By Laine Welch
January 26, 2007
"The very development of Pebble is an industry unto itself," said UFA environmental chairman Bruce Wallace, after the annual meeting wrapped up on Thursday in Juneau.
"Clearly, one of the things we're going to do is demand is that all of the appropriate testing, particularly as it relates to surface and subsurface water, be done," he added. Wallace said UFA will provide a white paper on its Pebble Mine decision in coming weeks.
UFA also selected a slate of
fish issues it will bring before Alaska lawmakers this year.
"We feel that the sport charter halibut sector needs to pony up and sit at the table with us and take some responsibility for conservation and longer term allocations," said outgoing UFA president Bobby Thorstenson, Jr.
Alaska fishermen are also going to bat for the Dept. of Fish and Game budget, which so far is facing a $150 million cut. "We feel that the fish and game budget has been woefully under funded for at least two decades. Meanwhile, the fishing industry has taken on more responsibility and paid more taxes and fees. Cutting the fish and game budget is unacceptable," Thorstenson said, adding that UFA will be pushing for a $4 million increase for the department.
UFA also has come out strongly against a law being proposed by Senators Murray and Spanel of Washington (SB 5207) that would impose a fee on all shipping containers. The law would create and fund a "freight congestion relief account", said UFA statewide chair, Kathy Hansen.
"The fee would be $50 per 20 foot container. So a 40 foot container (the shipping standard) would be $100. That's for both directions - inbound and outbound - on all products," Hansen said.
David Otte of Southern Southeast Regional Aquaculture Association said his group sends almost 1,800 vans to or from Washington each year. The container fee would add a cost of $180,000.
"It may seem like a kind of innocuous bill, but it has huge ramifications for Alaska," he said.
UFA also elected a new president - Joe Childers of Juneau. He replaces Thorstenson who is stepping down after seven years at the UFA helm. United Fishermen of Alaska represents 35 regional fishing groups and several thousand members, making it one of the nation's largest industry trade groups.
Oh my, those omega 3s
Omega 3 fatty acids will be the most popular food additive this year, according to USA Today. Omega 3s are credited with helping to prevent heart disease, strokes, arthritis and Alzheimer's, to name a few. Four in 10 adults are seeking more omega-3s in their diets, a USA Health Trend Survey revealed, especially the nation's 80 million baby boomers.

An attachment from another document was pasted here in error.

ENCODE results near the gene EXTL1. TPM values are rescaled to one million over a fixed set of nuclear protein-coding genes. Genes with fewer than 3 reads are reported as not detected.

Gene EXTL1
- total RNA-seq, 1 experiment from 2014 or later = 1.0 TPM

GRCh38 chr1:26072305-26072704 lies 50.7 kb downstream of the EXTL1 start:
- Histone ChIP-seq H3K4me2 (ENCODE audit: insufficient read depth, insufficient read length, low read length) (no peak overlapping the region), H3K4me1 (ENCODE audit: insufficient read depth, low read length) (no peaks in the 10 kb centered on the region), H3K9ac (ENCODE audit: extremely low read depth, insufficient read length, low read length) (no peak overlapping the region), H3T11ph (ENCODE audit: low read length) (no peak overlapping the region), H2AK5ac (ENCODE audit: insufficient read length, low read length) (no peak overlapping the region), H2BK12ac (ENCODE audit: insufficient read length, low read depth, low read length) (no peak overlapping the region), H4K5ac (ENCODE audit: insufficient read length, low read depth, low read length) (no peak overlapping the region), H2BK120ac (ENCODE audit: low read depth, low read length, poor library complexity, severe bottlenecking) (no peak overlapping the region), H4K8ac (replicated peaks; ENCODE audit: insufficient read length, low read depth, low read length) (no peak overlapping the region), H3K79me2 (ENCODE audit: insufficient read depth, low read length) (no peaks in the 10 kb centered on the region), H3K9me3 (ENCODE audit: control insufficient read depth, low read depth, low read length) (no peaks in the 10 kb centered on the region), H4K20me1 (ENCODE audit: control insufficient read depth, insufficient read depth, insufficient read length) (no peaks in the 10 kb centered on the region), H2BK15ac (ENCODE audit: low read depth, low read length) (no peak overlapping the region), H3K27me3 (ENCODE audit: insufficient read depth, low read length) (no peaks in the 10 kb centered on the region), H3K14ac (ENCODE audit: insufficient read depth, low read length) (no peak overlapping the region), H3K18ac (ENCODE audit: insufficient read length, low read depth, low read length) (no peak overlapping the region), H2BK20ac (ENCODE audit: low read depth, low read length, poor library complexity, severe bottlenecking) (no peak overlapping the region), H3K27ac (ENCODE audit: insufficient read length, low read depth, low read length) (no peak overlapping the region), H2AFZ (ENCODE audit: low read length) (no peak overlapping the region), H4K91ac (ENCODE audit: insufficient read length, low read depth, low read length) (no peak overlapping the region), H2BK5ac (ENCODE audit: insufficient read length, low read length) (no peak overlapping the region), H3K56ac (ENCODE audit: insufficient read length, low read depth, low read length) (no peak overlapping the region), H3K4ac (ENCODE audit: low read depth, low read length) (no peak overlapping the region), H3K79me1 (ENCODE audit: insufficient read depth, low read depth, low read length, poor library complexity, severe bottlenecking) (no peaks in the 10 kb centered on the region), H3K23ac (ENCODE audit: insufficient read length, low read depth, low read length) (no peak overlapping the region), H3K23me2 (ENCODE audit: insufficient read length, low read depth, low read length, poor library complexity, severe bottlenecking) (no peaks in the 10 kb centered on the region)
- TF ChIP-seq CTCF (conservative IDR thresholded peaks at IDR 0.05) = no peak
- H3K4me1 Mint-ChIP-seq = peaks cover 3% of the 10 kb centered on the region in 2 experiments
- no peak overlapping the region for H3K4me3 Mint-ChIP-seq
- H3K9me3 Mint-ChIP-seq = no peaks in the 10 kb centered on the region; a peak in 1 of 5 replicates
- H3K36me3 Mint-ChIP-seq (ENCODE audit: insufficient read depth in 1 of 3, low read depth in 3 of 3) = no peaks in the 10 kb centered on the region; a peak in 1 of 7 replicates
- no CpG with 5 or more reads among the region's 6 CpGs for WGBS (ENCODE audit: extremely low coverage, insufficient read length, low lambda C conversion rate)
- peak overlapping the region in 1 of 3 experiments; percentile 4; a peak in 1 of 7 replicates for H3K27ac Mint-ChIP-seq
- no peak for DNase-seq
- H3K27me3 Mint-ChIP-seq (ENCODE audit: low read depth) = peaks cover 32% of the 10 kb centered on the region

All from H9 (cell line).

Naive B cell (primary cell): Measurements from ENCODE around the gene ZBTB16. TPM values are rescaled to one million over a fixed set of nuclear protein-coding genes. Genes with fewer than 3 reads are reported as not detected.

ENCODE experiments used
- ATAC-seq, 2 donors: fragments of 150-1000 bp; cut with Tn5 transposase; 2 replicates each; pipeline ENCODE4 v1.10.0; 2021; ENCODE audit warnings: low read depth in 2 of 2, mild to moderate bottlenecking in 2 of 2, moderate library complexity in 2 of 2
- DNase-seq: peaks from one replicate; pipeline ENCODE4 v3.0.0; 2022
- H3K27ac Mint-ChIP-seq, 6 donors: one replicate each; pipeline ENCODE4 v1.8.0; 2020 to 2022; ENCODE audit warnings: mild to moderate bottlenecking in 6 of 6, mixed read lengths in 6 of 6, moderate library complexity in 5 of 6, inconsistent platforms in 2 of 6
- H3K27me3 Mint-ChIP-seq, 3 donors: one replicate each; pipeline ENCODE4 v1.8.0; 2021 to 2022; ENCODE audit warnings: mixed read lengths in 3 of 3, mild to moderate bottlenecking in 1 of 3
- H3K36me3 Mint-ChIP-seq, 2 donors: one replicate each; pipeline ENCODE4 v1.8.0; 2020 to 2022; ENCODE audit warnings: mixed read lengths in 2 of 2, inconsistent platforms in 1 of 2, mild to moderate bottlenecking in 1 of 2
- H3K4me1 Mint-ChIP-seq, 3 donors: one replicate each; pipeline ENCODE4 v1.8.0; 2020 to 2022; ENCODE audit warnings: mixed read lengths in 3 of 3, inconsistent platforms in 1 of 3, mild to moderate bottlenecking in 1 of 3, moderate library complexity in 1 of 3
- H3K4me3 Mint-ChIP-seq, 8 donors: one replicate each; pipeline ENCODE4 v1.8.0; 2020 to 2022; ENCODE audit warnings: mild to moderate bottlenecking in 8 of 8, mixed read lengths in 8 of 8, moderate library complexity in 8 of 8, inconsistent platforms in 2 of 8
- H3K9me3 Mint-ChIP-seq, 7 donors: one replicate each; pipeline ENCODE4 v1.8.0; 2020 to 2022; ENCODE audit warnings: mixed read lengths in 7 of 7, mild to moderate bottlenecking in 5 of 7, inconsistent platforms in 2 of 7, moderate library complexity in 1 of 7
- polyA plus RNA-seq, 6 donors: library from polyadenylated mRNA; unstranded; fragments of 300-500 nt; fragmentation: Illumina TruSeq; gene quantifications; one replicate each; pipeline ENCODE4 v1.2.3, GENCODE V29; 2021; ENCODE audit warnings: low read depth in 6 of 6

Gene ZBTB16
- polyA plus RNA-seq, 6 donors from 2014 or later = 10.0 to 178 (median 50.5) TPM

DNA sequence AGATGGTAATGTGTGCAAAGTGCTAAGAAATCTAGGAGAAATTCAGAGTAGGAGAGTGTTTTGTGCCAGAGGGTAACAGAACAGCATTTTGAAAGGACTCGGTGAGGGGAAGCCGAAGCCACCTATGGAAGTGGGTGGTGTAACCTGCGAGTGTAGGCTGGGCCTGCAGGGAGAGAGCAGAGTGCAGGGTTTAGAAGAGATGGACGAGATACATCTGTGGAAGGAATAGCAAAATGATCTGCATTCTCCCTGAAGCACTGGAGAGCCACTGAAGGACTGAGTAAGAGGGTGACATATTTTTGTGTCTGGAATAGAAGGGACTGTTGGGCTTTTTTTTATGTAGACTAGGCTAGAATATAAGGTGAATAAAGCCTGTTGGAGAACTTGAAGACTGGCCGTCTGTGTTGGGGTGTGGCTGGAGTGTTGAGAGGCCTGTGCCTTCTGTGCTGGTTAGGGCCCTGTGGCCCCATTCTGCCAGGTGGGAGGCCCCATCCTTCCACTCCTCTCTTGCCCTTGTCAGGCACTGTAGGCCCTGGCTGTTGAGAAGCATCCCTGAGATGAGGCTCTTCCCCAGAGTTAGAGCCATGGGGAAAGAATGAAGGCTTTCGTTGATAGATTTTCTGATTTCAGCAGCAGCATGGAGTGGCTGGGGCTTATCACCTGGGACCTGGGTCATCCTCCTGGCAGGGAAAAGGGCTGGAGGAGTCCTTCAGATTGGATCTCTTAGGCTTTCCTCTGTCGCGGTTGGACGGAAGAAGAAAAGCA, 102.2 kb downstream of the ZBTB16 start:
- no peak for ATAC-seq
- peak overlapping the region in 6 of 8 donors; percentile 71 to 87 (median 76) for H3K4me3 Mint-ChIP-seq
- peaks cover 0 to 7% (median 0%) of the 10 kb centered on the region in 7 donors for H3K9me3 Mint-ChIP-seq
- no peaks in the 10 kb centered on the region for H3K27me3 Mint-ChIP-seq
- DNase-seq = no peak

Omega's can't be produced by our bodies and must be obtained from foods, notably fish and some plant sources.
"It has just been in the last few decades as we've industrialized our food supply that we've almost eradicated this nutrient from our diet. When you don't get it, all kinds of bad things start happening," said Randy Hartnell of Vital Choice Seafoods. (www.vitalchoice.com <http://www.vitalchoice.com/> )
Studies now show that not all omegas are created equal. Nutrition experts claim that the most essential omega three fatty acid - called DHA - is far more abundant in fish oils than any other food source.
Omega 3s were added to 250 U.S. food products last year and the number is growing fast. This month Tropicana is launching the first orange juice fortified with omega 3's and Kellogg is adding it to some cereals. Natural food company Earth's Best will include omega 3s in its infant formula to help enhance brain development.
The pet industry got a jump
on the people - Iams added omega 3s to its puppy chow last year
to boost the brains of growing dogs. Proctor & Gamble's Eukanuba
feed line has included omega 3s since 1993.
Hartley's Northwest Seafood LLC won the 'People's Choice' award for its entry - halibut with blue cheese and hazelnut crust at the Symphony of Seafood last Thursday in Seattle. All other winners will be announced at a gala soiree on Feb. 17 in Anchorage.
The Wild Seafood Exchange connects
fishermen directly with restaurateurs and retailers. The day
long event is set for Feb. 20th in Seattle. Registration subsidies
are offered by Washington Sea Grant. (www.wildseafoodexchange.com
Alaska historians hope to track
down a plaque supposedly given to members of a so-called "50-50
Club" - an elite group of fishermen who weathered 50 storms
in which there were 50-foot seas. Sources in Dutch Harbor, Kodiak
and Ballard claim not to have heard of the club. Is it merely
rural legend or is it real, and if so, does the plaque really
exist? Contact email@example.com .
American Seafoods Company is accepting applications for its Alaska community grant program. In late February an advisory board will award a total of $30,000 to projects devoted to hunger relief, housing, safety, education, natural resources and cultural activities. American Seafoods will distribute $75,000 to Alaska projects and programs in 2007. Submit applications by February 19 to Kim Lynch at firstname.lastname@example.org or 206-256-2659.
Contact Laine at msfish[AT]alaska.com
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